Slain Doctor’s Work Carried on, Brings Back Greenery to Afghanistan

Courtesy of Peace Japan Medical Service, Peshawar-kai
This photo taken by Tetsu Nakamura in January 2017 shows a construction site for an irrigation canal in a desolate wilderness in Nangarhar Province, eastern Afghanistan.

FUKUOKA — Activities begun by slain Japanese doctor Tetsu Nakamura continue to contribute to expanding the greenery in Afghanistan, years after his work was taken over by a local nongovernmental organization, according to a recent report by Peshawar-kai.

The Fukuoka-based private organization, which is engaged in humanitarian assistance in Afghanistan and for which Nakamura had served as a local representative, held a session in Fukuoka on Saturday and reported on its field trips to the country.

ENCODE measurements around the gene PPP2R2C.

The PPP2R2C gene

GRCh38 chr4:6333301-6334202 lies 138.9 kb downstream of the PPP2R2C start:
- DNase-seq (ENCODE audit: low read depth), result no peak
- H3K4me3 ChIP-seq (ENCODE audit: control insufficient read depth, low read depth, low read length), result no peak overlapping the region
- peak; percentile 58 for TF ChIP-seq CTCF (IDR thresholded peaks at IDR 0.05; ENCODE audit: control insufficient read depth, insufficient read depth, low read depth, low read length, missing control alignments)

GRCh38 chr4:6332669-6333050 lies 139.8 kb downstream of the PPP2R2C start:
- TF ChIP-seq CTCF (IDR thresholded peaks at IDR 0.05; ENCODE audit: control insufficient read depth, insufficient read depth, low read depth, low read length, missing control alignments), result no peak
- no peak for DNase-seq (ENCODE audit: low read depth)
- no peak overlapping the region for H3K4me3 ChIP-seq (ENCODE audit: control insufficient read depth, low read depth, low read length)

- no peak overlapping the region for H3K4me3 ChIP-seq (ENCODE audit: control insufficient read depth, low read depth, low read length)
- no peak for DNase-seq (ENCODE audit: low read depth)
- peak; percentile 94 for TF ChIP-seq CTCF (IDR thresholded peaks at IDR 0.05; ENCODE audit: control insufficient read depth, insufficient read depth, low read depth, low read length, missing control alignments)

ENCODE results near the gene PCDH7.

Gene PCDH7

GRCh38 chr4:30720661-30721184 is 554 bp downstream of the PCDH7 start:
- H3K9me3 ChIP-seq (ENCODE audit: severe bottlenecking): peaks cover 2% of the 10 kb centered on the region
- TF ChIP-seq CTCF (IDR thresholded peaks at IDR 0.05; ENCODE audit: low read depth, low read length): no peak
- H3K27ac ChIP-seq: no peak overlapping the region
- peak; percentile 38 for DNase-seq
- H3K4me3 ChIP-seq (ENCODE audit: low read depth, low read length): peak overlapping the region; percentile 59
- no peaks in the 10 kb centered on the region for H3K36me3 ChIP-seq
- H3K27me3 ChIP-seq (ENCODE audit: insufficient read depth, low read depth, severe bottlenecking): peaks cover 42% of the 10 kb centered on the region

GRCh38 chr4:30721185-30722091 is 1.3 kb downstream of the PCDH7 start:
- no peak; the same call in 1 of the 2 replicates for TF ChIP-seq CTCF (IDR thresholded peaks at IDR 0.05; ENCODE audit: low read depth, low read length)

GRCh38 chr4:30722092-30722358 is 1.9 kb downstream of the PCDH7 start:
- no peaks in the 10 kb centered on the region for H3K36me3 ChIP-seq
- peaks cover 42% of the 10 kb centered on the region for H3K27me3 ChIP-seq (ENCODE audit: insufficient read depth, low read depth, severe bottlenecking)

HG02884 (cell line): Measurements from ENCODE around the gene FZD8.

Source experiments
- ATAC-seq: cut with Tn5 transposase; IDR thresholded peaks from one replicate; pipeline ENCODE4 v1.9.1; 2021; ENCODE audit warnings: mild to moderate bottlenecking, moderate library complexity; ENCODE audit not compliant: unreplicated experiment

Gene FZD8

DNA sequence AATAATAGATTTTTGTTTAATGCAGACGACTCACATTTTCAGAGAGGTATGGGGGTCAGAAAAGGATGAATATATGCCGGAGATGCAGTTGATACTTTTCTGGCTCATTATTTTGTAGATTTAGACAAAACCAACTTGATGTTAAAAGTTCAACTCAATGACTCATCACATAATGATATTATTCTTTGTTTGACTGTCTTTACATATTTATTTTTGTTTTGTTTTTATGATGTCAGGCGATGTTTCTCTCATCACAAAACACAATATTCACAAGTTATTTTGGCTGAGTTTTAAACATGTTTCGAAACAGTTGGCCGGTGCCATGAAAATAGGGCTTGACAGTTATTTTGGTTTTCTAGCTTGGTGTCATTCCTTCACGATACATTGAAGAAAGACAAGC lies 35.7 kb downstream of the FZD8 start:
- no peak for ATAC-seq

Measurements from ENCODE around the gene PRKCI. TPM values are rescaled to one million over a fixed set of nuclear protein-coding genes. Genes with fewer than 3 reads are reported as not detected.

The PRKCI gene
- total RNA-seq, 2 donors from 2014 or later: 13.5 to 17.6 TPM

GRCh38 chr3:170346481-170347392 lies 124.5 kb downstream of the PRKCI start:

Peshawar-kai reported that even after Nakamura was shot and killed in 2019 at the age of 73, local NGO Peace Japan Medical Service (PMS) has continued his irrigation project, expanding the arable land to 23,800 hectares.

There have been no Japanese working on the project in Afghanistan since Nakamura’s killing.

Courtesy of Peace Japan Medical Service, Peshawar-kai
A visit in April shows the same site with greenery and houses.

As public safety has improved in the country, Japanese staff visited the irrigation project area at the end of last year for the first time since the 2019 incident, and again in March and April.

At Saturday’s session, Chiyoko Fujita, 64, who heads the PMS support office, explained the current situation of the area around the agricultural irrigation canal in Nangarhar Province that was completed after the incident.

According to Fujita, greenery has returned to formerly arid land that was once covered with gravel and other debris.

“As long as the irrigation canal runs through, local people will return to the area and restore the fields,” she said. “The village in the area has now become a place where women can have children free from anxiety.”